The PDE is being solved over a cube. Four of the faces are periodic, and one set of opposing faces have no-flow Neumann boundary conditions:

$\nabla^2 u = f(x,y,z)$

$\frac{\partial u}{\partial z} = 0$ at $z = 0$ and $z = h$

I am able to solve a similar problem with full Neumann boundary conditions (assuming the compatibility condition for $f(x,y,z)$ is satisfied) by arbitrarily selecting one node and setting it to $0$ as suggested here How to numerically solve the Poisson equation given Neumann boundary conditions?

So, based on this I have 2 questions:

  1. Would this method also work for mixed periodic/Neumann boundary conditions and if so why? I can't seem to find an answer. I believe periodic boundary conditions also have a family of solutions valid up to an additive constant $C$.

  2. Surely the choice of which node you choose to set to $0$ has an affect on the final solution. Therefore, are there any rules of thumb on how to go about this? Or am I understanding the problem wrong?

I think this is a generally applicable problem, so any answers would be appreciated.


$\nabla^2$ is separable in space: $$\nabla^2 = \nabla^2_x + \nabla^2_y + \nabla^2_z$$ where $ \nabla^2_x + \nabla^2_y$ are with the periodic condition, and $\nabla_z^2$ be with the replicate condition. Notice that for discrete 1D Laplacian operator $[1, -2, 1]$, replicate and symmetric boundary conditions are the same. So along $z$ you can safely assume symmetric boundary condition.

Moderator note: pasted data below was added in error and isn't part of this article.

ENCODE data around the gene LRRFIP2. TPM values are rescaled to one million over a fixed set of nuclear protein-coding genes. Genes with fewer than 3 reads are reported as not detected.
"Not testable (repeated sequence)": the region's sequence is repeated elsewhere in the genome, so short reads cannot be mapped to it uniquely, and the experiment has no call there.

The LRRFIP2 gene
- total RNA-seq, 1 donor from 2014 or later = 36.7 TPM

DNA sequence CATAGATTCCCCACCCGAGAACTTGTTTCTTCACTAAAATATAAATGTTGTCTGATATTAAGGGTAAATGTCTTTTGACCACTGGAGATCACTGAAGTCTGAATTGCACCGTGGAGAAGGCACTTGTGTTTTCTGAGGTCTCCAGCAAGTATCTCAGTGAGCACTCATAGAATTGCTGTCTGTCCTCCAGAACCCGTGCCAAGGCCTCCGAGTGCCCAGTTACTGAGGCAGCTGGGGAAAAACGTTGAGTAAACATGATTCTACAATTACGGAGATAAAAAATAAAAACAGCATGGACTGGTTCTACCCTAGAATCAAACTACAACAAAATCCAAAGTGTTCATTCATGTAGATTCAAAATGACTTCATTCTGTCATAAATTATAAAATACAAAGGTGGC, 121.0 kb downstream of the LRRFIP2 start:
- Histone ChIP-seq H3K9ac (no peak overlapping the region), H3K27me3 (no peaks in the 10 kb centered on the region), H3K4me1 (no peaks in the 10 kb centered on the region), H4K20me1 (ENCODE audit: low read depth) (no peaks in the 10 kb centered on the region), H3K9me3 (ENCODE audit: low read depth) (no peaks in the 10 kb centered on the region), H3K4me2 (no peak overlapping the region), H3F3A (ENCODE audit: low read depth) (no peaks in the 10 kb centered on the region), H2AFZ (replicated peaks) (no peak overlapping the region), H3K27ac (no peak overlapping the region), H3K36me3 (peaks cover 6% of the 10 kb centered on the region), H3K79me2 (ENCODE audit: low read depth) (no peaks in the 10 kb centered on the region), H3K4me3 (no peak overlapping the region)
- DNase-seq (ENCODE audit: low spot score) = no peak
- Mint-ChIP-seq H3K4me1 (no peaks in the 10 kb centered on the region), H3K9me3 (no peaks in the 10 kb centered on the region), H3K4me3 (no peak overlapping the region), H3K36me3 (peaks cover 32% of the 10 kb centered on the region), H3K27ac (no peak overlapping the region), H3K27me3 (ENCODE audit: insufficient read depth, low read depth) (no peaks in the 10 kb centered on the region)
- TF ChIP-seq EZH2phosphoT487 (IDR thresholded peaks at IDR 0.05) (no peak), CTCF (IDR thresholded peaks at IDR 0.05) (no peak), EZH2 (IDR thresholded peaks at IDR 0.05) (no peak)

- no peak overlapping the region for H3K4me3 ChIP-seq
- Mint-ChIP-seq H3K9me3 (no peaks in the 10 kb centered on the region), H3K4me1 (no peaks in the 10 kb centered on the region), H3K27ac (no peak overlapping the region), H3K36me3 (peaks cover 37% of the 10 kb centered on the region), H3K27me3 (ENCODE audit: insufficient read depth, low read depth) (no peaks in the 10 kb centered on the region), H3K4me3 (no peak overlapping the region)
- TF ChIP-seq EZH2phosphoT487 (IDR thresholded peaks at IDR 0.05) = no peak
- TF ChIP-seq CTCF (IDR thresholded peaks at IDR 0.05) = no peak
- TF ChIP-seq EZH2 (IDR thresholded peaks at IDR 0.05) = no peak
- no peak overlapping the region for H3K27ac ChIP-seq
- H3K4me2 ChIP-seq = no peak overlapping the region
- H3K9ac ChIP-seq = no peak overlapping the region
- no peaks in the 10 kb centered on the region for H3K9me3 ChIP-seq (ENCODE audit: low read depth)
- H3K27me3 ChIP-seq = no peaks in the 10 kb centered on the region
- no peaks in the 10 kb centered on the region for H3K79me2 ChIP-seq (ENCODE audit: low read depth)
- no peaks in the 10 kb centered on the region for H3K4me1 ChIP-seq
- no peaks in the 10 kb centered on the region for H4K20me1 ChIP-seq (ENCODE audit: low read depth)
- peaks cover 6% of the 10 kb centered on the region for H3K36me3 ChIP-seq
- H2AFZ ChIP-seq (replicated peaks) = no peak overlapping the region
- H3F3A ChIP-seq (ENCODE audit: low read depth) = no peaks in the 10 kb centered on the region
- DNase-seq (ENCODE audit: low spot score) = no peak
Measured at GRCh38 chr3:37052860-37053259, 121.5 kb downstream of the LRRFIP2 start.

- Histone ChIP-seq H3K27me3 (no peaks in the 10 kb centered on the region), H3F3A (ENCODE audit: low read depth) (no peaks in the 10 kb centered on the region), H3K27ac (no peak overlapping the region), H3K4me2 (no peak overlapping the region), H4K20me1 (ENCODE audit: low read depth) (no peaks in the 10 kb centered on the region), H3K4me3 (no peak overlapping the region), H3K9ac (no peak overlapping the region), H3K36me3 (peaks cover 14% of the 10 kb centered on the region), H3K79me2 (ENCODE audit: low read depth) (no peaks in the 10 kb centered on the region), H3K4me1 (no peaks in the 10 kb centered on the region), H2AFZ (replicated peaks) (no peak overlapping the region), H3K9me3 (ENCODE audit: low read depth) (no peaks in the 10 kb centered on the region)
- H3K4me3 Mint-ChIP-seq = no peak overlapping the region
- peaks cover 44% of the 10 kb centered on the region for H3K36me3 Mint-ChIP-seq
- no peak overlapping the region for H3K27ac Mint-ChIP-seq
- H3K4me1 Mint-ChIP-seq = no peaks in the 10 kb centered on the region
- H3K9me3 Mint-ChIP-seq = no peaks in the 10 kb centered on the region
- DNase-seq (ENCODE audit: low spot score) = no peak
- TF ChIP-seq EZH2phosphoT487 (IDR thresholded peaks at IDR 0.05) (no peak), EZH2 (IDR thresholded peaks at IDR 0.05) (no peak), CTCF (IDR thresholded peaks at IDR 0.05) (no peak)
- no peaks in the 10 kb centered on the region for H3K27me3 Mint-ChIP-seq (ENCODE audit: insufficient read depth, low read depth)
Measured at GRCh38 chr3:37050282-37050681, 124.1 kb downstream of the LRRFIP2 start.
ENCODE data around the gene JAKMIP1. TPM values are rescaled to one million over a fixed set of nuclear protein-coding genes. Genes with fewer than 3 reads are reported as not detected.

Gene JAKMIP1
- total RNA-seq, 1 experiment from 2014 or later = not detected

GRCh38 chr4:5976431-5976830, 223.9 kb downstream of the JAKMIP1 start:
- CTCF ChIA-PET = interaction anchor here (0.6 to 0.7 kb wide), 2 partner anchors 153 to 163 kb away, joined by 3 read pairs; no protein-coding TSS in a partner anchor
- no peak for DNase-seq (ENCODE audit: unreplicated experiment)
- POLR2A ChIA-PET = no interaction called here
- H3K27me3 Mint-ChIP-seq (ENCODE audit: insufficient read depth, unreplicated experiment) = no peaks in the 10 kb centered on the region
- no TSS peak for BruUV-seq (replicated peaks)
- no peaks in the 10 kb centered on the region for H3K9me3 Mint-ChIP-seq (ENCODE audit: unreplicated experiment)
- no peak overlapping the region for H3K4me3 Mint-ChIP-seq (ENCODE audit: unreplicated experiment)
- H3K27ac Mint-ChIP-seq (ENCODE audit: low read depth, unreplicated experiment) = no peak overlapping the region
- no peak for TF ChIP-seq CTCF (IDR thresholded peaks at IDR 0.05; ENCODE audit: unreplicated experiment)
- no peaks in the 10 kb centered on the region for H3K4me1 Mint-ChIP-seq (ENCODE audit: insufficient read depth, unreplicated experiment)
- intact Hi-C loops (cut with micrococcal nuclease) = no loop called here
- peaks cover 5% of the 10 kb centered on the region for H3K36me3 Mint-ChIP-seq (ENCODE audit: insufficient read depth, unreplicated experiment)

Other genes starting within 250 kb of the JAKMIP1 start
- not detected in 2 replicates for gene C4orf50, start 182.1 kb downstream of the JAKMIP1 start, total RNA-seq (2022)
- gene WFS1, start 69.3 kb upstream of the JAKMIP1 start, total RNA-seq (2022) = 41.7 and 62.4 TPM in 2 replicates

Given these information, you can do Fourier transform along $x$ and $y$ to get the inverse of $\nabla^2_x + \nabla^2_y$, and discrete cosine transforms along $z$ to get the inverse of $\nabla^2_z$.

Denote $\mathcal{F}_x$ and $\mathcal{F}_y$ as Fourier transforms along $x$ and $y$, $\mathcal{D}_z$ as discrete cosine transform along $z$, your solution can be obtained as: $$u = \mathcal{D}_z^{-1}\left\{\mathcal{F}^{-1}_y\left\{\mathcal{F}^{-1}_x \left\{ \frac{\mathcal{D}_z\{\mathcal{F}_y\{\mathcal{F}_x\{f\}\}\}}{\mathcal{D}_z\{\mathcal{F}_y\{\mathcal{F}_x\{\nabla^2\}\}\}} \right\}\right\}\right\}$$

As for your questions:

  1. I think it is Yes.
  2. For this (direct) approach, you have direct point-to-point division in the spectral domain. To avoid singularity at the DC term (the mean value), you can set any non-zero number. It only affects the mean of the solution.
  • $\begingroup$ This is actually very helpful WDC. Thank you! $\endgroup$ – CapillarySale May 8 '18 at 19:48

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